Researchers are continuing to seek answers to the scientific and ethical questions surrounding this experimental and controversial medical procedure.
CINDY MONROE was pregnant with her first child when doctors found a malignant tumor on the tissue between her lungs. She had non-Hodgkin's lymphoma. What followed was an end to the pregnancy, six months of chemotherapy, and nearly a dozen radiation treatments.
She hit the five-year remission mark in May, 1999. Now 34, she and her husband, Chuck, have a four-year-old daughter and a two-year-old son. The birth of their son, Brent, provided the Monroes with a promise of "biological insurance" in case Cindy's cancer comes back or another family member develops one of myriad problems.
This biological insurance is a blood sample from Brent's umbilical cord which has been cryogenically stored at -385 [degrees] F in liquid nitrogen at a University of Arizona blood bank. It will remain there until it is needed. Cindy Monroe didn't think twice about saving her son's blood after she learned about the Cord Blood Registry (CBR)--a private cord blood bank based in San Bruno, Calif. --via a "Dear Abby" letter.
In most cases, placentas and umbilical cords were routinely tossed in the trash after a baby was born. Now, more than 10 years and over 1,500 transplants later, stem cells from umbilical cord blood seem like the wonder drug for treating many diseases. Expectant parents are increasingly faced with saving, rather than throwing away, this valuable resource.
Studies have shown the success of using umbilical cord stem cells to treat diseases such as leukemia, lymphoma, various anemias, and genetic disorders. Umbilical cord blood is a hematopoietic tissue, meaning it contains a mother lode of cells which give rise to the blood cells that carry oxygen, fight infections, and form clots in injured sites. Umbilical cord blood has even been billed as "an effective alternative to bone marrow transplant therapy" by the privately run New England Cord Blood Bank in Boston.
It almost seems too simple: Save a byproduct of the birth process and potentially save a life. Theoretically, it is simple. In practice, however, umbilical cord use, collection, and storage are still experimental and raise many controversial issues and questions. Should the blood be stored only for potential use by a family member or donated to a public bank? What is the likelihood of a family ever using its own sample? What about the costs that are involved?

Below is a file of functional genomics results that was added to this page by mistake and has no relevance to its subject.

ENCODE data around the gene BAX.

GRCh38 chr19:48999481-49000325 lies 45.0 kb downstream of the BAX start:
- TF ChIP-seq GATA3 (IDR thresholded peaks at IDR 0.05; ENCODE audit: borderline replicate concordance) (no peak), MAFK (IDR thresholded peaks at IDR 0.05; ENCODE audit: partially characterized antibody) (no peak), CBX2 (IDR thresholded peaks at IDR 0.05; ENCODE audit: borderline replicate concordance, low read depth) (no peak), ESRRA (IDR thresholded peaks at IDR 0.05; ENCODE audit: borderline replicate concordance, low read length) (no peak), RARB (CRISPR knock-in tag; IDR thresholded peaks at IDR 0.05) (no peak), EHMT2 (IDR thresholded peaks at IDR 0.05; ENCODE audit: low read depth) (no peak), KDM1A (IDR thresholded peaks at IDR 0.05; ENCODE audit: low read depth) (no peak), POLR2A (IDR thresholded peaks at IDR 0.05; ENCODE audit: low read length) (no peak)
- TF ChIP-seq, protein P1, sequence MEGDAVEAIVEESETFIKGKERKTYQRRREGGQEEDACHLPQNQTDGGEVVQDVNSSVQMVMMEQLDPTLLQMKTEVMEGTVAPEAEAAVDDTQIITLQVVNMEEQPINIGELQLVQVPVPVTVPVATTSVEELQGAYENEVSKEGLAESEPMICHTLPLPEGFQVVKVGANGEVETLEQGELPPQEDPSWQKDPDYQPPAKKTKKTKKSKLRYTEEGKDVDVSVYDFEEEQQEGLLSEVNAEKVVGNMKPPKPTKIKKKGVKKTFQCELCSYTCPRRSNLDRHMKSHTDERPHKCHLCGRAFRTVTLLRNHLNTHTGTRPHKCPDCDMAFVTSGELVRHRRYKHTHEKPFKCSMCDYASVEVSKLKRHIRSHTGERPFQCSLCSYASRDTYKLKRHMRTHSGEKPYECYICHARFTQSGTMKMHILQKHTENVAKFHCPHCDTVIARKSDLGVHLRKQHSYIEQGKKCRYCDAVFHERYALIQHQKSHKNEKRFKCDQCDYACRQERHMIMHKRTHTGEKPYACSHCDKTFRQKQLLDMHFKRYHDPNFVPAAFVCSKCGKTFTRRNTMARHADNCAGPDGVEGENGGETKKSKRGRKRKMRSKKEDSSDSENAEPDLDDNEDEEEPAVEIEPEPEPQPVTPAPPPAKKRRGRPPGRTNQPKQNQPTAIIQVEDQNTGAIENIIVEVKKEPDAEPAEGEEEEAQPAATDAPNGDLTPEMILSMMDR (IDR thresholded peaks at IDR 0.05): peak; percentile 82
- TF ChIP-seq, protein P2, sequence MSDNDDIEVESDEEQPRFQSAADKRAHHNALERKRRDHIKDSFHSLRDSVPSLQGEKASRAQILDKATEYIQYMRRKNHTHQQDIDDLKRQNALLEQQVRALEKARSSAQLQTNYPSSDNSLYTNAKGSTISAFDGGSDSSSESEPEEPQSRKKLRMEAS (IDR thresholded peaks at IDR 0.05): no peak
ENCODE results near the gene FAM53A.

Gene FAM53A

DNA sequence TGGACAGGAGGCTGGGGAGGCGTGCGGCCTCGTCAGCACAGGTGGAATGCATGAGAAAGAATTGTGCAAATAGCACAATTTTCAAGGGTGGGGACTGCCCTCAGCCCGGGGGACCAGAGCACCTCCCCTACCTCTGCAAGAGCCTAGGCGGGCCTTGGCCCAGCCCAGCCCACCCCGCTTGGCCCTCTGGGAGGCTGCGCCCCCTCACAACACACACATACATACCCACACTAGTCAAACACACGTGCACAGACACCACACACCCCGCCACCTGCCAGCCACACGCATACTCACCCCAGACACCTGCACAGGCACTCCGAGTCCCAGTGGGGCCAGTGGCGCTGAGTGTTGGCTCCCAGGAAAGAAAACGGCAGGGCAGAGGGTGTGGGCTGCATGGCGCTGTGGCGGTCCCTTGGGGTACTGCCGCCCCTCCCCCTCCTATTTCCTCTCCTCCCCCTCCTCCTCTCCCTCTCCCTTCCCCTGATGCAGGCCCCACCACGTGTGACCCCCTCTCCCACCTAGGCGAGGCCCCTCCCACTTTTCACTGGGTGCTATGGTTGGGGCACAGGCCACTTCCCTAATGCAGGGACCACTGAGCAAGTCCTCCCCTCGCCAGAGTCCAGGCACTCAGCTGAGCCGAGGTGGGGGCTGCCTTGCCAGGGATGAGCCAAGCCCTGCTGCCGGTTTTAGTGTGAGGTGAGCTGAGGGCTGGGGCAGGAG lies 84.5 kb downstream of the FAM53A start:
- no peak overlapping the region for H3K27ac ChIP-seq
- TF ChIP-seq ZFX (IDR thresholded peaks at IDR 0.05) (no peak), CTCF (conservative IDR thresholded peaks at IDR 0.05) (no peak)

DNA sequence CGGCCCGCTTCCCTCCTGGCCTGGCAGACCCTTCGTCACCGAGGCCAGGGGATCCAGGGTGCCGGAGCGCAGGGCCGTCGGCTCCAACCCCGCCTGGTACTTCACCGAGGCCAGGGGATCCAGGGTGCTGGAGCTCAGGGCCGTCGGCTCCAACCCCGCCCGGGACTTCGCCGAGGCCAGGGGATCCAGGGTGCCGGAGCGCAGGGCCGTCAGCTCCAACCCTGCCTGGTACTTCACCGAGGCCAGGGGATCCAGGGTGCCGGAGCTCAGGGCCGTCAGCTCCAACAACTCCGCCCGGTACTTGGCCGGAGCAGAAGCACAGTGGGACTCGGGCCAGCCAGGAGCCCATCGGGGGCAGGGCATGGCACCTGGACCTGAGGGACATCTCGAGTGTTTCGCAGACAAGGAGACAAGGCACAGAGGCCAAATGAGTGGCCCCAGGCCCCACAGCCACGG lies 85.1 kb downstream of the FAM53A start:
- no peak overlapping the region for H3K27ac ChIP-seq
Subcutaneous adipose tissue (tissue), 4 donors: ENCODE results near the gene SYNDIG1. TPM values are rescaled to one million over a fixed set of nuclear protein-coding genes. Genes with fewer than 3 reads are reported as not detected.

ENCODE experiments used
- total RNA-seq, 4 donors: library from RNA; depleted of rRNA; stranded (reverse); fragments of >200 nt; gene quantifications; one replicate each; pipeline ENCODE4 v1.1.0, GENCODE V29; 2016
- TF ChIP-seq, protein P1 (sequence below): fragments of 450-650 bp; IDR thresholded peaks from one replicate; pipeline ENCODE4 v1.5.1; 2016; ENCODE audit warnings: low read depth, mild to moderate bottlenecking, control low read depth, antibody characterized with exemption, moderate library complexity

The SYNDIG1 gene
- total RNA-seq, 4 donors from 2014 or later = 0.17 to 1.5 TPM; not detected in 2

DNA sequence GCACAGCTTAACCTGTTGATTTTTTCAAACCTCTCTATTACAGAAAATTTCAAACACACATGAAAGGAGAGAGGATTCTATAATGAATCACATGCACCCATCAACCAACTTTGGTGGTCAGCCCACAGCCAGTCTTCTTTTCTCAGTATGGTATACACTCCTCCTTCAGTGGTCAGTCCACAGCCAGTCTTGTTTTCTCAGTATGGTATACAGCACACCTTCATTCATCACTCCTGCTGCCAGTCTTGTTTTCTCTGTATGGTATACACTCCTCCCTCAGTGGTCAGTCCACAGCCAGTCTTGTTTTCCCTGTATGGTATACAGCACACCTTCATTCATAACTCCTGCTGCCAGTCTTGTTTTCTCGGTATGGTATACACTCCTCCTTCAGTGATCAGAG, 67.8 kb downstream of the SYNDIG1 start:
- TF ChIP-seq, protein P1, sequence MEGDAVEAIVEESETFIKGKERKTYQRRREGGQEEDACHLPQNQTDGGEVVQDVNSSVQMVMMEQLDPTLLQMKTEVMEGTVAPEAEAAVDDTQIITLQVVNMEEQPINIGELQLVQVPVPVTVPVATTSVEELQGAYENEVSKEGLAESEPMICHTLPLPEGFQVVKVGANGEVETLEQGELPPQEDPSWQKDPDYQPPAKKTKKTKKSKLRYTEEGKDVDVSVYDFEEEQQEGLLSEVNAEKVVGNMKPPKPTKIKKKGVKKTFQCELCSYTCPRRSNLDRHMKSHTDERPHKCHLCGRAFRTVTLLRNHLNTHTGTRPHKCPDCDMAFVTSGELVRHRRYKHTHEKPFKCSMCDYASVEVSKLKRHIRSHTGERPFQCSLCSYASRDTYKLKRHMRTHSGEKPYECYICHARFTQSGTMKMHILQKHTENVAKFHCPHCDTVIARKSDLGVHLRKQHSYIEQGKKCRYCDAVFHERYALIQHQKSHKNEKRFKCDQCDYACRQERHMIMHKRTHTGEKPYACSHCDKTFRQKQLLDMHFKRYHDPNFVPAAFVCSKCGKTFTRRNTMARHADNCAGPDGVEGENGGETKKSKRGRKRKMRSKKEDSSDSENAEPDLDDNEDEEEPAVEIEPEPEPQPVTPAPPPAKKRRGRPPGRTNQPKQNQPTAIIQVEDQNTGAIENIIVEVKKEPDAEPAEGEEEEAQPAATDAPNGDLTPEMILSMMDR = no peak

Scientists in the early 1980s began studies that used umbilical cord blood stem cells in lab animal transplants. In 1988, a six-year-old boy from North Carolina with a rare, inherited blood disorder called Fanconi's anemia was the first person in the world to receive an umbilical cord stem cell transplant. His parents had conceived another child in hopes of producing a positive bone marrow match, but researchers gave the parents another alternative--use umbilical cord stem cells from his healthy sister. The transplant was successful.
A study on using umbilical cord blood for transplants appeared in the fall of 1998 in the New England Journal of Medicine. Scientists from the New York Blood Center and the Medical Centers at Duke University, New York's Mount Sinai Hospital, and Brooklyn (N.Y.) Hospital found that placental blood is a useful source of allogeneic hematopoietic stem cells for bone marrow reconstitution. This means that the recipient and the donor do not necessarily need to be related to each other to ensure a successful transplant.
Each year, 30,000 patients are diagnosed with a disease that could be treated with a bone marrow transplant, according to the National Marrow Donor Program in Minneapolis. The chances of finding a viable donor match vary because individual tissue types differ. Unlike bone marrow transplants, studies suggest that the stem cells from a cord blood donor sample need not perfectly match the recipient. …